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Kids Coping

Thursday, September 11, 2008

Psychologist Dr. Michael Cohen, president of the Michael Cohen Group, explains how we should talk about September 11th to children.

Guests:

Michael Cohen

The Morning Brief

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Comments [16]

mc from Brooklyn

The fact is that children were ringside for this event as were many of us and children are, sadly, ringside for many tragedies around the world. I am for telling them exactly what happened, as one could see on a video and explain to them who the 19 were and where they came from and the stated reason they had for doing this. Anything else is dishonest. Children are usually fearful if the adults around them are fearful. Children who lived through the blitz in London mirrored the reactions of the adults around them. Half-truths and sugar-coating leads to distrust and more half-formed fears.

Sep. 11 2008 12:03 PM
SF from NYC

No person should ever minimize what happened, but while we mourn our own heroes and victims of 9/11 lets also mourn the the people around the world who are now effected by what happened. Its all connected whether we want to admit it or not.

Sep. 11 2008 11:36 AM
Repub101 from Manhattan

Wow, Joe. First of all, you have no idea who you're talking to, and who was where or whatever. This is a slap in the face to many of us. Secondly, please think about the hypocrisy of your supposed sympathy for those who died in the wars, coupled with your nonchalance for those who died in 9/11. THAT is insensitivity. If whining is honoring folks who die tragically for one day out of the year, then I totally agree that I am complete whining cry-baby.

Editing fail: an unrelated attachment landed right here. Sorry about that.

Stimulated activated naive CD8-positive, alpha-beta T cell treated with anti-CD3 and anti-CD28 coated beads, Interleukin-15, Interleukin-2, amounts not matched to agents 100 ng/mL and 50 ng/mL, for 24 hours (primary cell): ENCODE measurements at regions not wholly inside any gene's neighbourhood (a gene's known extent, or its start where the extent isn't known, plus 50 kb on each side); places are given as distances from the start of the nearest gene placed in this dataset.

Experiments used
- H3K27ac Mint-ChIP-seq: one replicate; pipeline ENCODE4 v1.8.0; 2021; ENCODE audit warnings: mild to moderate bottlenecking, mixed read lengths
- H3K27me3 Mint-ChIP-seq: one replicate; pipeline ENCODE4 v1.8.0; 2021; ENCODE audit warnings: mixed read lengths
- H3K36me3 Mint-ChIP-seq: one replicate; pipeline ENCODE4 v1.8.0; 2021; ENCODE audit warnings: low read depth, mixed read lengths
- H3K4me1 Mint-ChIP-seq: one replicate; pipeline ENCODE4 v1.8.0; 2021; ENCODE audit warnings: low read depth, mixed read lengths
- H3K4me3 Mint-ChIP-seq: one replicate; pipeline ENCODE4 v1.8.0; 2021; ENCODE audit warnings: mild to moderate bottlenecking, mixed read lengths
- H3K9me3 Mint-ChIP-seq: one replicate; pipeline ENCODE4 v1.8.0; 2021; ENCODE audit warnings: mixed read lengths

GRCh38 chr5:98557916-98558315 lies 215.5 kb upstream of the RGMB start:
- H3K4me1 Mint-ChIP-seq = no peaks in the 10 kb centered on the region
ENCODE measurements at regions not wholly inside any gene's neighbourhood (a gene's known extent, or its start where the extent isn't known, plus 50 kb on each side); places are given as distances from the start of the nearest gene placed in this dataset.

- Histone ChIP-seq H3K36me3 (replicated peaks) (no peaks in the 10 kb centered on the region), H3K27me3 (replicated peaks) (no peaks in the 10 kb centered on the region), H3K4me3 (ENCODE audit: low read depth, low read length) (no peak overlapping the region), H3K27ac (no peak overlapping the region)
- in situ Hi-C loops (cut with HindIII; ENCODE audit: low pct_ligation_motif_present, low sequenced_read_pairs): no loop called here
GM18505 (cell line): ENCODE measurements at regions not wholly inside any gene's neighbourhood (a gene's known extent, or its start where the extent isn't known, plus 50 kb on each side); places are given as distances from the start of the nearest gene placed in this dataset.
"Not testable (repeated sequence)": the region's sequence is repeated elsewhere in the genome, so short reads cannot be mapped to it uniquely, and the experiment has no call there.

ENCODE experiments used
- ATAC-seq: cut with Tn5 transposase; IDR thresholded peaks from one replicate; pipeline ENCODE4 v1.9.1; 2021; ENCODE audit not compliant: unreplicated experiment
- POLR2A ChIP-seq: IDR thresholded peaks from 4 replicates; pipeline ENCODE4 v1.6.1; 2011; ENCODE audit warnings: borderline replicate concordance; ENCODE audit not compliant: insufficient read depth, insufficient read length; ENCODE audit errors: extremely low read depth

Sep. 11 2008 11:35 AM
Joe Corrao from Brooklyn

I think that if you lost someone in the tragic events I AM NOT saying don't mourn...I would guess people listening to a radio show are just people that probably lived in NY at the time and not people directly connected to the events. Big Difference in my book. If someone calls up to say poor us thats self serving. I mourn in my own way you in yours I would guess. We HAVE become a nation of whiners.

Sep. 11 2008 11:25 AM
Tara from New York, NY

Joe,

I should probably just ignore your statements but unfortunately I know your position is shared by others so I will comment. What happened to the victims of the 9/11 attacks should never be minimized or dismissed regardless of one's position on the US government's involvement in Iraq or Afganistan. While you express concern and empathy for the "100,000's of innocents" in the middle east you obviously have no such regard for the innocent US victims here and the resulting trauma and grief experienced by their surviving family members. I have heard comments like yours by other's here in the US and I find them completely hypocritical, ignorant, and frightening in their self rightousness.

Sep. 11 2008 11:23 AM
Repub101 from Manhattan

Joe-- So, you think that when people die abroad, it is important. But when people die here, it is a "diversion?" Why are we less important than others? Because we live here? I still don't understand your point. If you want to have a party today to celebrate, be my guest, but do not claim sensitivity for 100,000 people and yet claim that our measly 2,000 were nothing to mourn over. Makes absolutely no sense.

Sep. 11 2008 11:18 AM